Farmers Market selected for statewide program
The Pocahontas County Farmers Market has been selected to participate in a pilot program designed to help develop farmers markets across the state. West Virginia Farmers Market Association president Larry Lower recently visited the local market as one of the first steps in getting the project off the ground. Lower helped form the organization in 2007.
"It grew out of discussions that took place at the Small Farm Conference at WVU," Lower explained. "They were trying to promote growing for young farmers and new farmers. There was all kinds of discussions about 'if we start producing, where do we sell it? We need somebody to help us establish farmers markets.' After a couple of years of gnawing on it, we decided to bite the bullet."
Lower said the WVFMA operated for five years with only a board of directors.
"They were trying to do everything and it wasn't very successful because they were all busy people. They agreed to be on the board because they had a passion about it, but then they had a passion about a lot of things." joked Lower. "So last year we made the decision that we either had to give up, or we had to go after some help."
Lower said the organization approached the Claude Worthington Benedum Foundation in Pittsburgh.
"They've done a lot of work in community development in West Virginia," Lower said. "They feel very strongly about it and they fund a lot of the work for the West Virginia Community Hub out of Clarksburg. With their help, we applied for a grant to get some help and do a project to really start working with farmers markets."
Lower said the WVFMA is partnering with the West Virginia Food and Farm Coalition, the West Virginia Community Development Hub and West Virginia University to get the project rolling.
"West Virginia got started a little bit late in the national movement to get local foods produced and marketed effectively," Lower said. "There's a huge push federally to support this, partly for health reasons, partly for economic development reasons. There's now about ninety markets in West Virginia, compared to about forty, only five years ago. Markets are popping up all over the place."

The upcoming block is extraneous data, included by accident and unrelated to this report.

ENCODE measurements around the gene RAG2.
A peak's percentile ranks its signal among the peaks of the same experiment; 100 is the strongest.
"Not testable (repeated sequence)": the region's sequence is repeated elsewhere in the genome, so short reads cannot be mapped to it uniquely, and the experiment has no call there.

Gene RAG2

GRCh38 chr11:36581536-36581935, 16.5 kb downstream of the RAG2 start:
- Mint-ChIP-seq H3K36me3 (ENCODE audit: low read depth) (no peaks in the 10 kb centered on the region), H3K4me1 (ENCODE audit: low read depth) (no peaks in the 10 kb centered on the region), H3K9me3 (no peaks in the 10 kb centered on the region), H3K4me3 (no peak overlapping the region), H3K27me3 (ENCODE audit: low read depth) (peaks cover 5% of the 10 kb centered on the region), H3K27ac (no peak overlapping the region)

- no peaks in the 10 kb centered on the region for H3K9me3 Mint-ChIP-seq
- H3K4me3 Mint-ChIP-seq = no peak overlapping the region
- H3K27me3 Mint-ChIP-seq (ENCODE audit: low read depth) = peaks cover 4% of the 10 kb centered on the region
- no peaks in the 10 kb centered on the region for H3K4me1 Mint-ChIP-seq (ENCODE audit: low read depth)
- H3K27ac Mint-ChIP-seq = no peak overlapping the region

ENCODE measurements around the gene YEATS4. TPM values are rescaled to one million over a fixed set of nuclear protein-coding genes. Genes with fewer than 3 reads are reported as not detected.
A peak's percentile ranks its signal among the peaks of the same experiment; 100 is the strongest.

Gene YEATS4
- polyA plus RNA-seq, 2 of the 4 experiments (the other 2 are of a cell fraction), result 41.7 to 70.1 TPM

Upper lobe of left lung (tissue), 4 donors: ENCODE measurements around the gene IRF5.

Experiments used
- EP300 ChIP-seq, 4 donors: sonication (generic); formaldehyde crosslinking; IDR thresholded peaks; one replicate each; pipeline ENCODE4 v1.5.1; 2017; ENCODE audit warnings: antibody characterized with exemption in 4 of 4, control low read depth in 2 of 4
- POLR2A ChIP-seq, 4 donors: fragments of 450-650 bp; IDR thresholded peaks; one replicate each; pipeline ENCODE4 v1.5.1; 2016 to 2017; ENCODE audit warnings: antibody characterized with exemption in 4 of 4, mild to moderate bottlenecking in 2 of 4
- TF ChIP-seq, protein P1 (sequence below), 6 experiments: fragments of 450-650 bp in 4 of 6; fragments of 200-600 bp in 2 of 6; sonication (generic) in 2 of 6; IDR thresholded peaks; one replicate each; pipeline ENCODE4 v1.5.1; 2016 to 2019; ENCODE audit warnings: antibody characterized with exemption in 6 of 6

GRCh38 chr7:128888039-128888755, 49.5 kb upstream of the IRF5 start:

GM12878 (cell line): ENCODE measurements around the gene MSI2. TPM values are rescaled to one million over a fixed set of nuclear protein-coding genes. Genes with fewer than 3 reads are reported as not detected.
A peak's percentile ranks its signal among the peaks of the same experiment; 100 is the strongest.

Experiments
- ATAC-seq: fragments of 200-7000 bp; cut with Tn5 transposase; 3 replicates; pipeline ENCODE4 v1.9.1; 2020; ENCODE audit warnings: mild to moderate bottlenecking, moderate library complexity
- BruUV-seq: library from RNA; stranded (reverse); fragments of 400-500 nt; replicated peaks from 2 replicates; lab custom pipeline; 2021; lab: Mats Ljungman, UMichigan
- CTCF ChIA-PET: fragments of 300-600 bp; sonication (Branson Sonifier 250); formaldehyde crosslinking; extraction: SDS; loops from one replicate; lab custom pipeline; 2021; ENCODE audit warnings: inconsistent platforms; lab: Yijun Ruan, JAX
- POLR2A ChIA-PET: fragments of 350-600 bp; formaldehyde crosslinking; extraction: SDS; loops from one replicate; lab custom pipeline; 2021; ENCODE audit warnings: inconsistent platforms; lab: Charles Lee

Lower said farmers markets are important for rural economies.
"The dollars that get spent with local producers stay in the community. Whereas, if you even have a shopping center or something like that, that money goes away, it leaves the community. We're trying to find a way to get people to make some income off their farms."
Lower said another benefit for program participants will be the chance to work with other farmers markets across the state.
"It's a networking process," Lower said. "Four times a year, the representatives from those ten markets will come together with us and the university to share their successes - what worked for them, what didn't work for them."
According to Lower, the project will focus on the needs of each individual market.
"Do you need more producers? Do you need technical information on how to grow certain crops? Is it an issue about marketing or structure? The markets are going to be telling us what they perceive is essential for their growth," Lower said. "We'll share how other markets have succeeded. Then we'll come up with some projects the markets can undertake over the next two years to help them grow."
There is even funding available once each custom project is developed.
Lower said only 10 applicants were selected for the program, and he was impressed with what he saw on Saturday - despite the morning showers.
"You've got a number of dedicated folks. I suspect there would've been a few more here today if not for the weather," laughed Lower. "But it looks like there's a lot of potential to grow and that's one of the reasons we're here."
Kelly Crane, project coordinator for the grant, agreed with Lower.
"Your market is really vibrant," commented Crane. "Great impression. We pulled up and it was pouring rain, but the customers were all here, the vendors were all set up."
Crane, a grower herself, shares the same passion as the local producers at the mini-park. She worked for the Senate Education Committee before making a conscious decision to change industries and get onboard with the WVFMA.
Crane said the next step for the project will be to collect data the participating markets have been recording, to measure economic impact. After that, the individual markets will be working with consultants to apply for project funding.
"They'll work with a consultant that we hook them up with to develop a proposal," explained Crane. "In the spring of 2013 they'll submit their proposal and, as long as it's within the parameters of the grant, they can use the money to develop a website, or work with someone to craft a marketing plan, or whatever. It's going to be driven by the needs of the participants."
This is Tolly Peuleche's first year as president of the Farmers Market, but this is her fifth year being involved, and she's had a chance to see what the market's needs are.
"What we specifically want is to attract new producers," said Peuleche. "We need some help in figuring out how to do that. I think we're doing really well with crafts, jams, jellies and breads, but I think we're a little short sometimes on produce."
Peuleche said she's excited about the pilot program, but it was actually Marcia Laska that had a lot to do with getting involved with the program.
"She's masterminded a lot of this," said Peuleche. "I'm very supportive of it, but Marcia has done all the leg work. I think it's a great project and I'm looking forward to meeting some of the other people from other markets that got selected. I think all that interaction has to be good for us. You never know what we might learn. I suspect there will be some unexpected benefits."